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September 02, 2010


This is silly. Won't the result metrics simply be adjusted then to account for the score inflation?

Hi, Ilya - if you don't penalize for wrong answers, you can't distinguish the student who knew what he was doing but was slow from the one who guessed many questions and happened to get some answers right. But we have to see what kind of questions will be on the new AP tests to understand why the College Board decided to no longer penalize wrong answers.

I used the SAT method in an undergraduate course in organizational behavior (the significance of the topic being mainly that the audience was not composed of students for whom the term "expected value" has meaning). Despite my explaining early on that blind-guessing had an average return of zero but "educated" guessing (eliminating one or more clearly incorrect choices) had a positive return, a number of students apparently were intimidated into skipping questions about which they were uncertain (and then complaining bitterly on evaluation forms about the "unfairness" of the system). Perhaps the College Board decided that something in the planned revisions called for greater encouragement of (presumably "educated") guessing. Like Ilya, I assume that the conversion from raw scores to interpretable results will end up being adjusted to offset the removal of the penalty for incorrect responses.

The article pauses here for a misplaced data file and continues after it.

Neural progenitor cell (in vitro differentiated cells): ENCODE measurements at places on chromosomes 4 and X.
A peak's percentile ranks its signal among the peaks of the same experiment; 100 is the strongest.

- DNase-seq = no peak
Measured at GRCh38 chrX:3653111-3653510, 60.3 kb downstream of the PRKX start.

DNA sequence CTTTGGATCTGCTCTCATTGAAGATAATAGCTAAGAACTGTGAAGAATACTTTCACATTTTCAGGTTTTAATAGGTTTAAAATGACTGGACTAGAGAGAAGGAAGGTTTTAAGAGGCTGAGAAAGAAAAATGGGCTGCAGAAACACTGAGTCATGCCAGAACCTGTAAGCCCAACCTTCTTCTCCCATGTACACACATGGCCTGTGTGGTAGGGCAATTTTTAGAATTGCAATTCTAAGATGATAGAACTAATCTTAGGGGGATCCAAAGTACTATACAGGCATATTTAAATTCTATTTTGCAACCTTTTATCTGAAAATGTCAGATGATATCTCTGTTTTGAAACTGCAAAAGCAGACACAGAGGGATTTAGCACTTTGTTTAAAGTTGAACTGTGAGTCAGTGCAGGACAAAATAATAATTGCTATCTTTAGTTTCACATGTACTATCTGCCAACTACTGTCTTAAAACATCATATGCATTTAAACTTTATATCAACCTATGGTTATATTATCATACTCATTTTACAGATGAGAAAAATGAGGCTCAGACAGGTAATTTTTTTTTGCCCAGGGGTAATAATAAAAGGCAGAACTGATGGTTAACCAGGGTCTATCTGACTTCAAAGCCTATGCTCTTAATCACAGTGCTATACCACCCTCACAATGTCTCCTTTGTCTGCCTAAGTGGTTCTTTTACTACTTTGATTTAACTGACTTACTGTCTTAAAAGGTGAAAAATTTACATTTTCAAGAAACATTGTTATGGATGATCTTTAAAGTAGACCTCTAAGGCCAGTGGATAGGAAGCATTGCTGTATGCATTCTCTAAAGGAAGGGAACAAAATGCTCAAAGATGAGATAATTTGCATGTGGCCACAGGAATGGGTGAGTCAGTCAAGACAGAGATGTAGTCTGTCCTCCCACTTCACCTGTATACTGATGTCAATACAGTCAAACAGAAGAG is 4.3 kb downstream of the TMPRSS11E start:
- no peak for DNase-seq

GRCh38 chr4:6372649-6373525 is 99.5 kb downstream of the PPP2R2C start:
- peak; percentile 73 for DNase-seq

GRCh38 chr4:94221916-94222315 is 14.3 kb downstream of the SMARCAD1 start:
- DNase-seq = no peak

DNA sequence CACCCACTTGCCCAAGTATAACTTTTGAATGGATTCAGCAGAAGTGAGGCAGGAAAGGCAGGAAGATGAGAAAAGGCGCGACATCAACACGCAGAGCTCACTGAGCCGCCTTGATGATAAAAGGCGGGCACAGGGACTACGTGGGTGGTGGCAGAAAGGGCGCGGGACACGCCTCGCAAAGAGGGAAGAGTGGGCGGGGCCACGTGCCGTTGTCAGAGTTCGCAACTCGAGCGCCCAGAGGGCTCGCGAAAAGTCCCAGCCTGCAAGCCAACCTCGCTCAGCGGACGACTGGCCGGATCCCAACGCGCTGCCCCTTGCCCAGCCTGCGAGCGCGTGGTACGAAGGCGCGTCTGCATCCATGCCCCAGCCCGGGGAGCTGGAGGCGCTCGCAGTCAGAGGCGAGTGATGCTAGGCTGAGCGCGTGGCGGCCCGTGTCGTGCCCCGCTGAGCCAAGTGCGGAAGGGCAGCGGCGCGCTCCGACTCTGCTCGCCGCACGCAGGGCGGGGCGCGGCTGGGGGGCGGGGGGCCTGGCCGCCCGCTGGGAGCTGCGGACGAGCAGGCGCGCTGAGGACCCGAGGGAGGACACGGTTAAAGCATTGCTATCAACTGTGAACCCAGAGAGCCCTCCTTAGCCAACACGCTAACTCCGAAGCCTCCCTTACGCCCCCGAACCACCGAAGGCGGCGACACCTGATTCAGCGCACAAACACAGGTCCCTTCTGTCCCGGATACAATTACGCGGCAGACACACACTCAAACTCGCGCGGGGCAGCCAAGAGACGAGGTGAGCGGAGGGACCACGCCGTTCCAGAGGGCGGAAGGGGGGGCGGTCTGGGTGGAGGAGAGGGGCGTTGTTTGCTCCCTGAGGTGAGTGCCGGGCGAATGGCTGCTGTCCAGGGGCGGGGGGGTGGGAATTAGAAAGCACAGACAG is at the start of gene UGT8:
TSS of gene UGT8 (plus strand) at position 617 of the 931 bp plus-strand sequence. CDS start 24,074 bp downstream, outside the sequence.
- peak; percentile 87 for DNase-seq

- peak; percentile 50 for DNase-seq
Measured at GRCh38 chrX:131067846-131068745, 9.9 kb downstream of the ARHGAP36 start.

Thanks a lot for your perspective, Paul! Sorry it took me so long to post this. For some reason I didn't see your comment until now. I thought your experience in your course very interesting.

You're right, I think we underestimate how obscure concepts such as expected value can appear to people who have received little to no quantitative training. I would much rather see a situation where people take computer-based tests where some fields are left blank for the student to fill. The computer would grade the test immediately and it would be much harder to guess right if the student doesn't understand the material.

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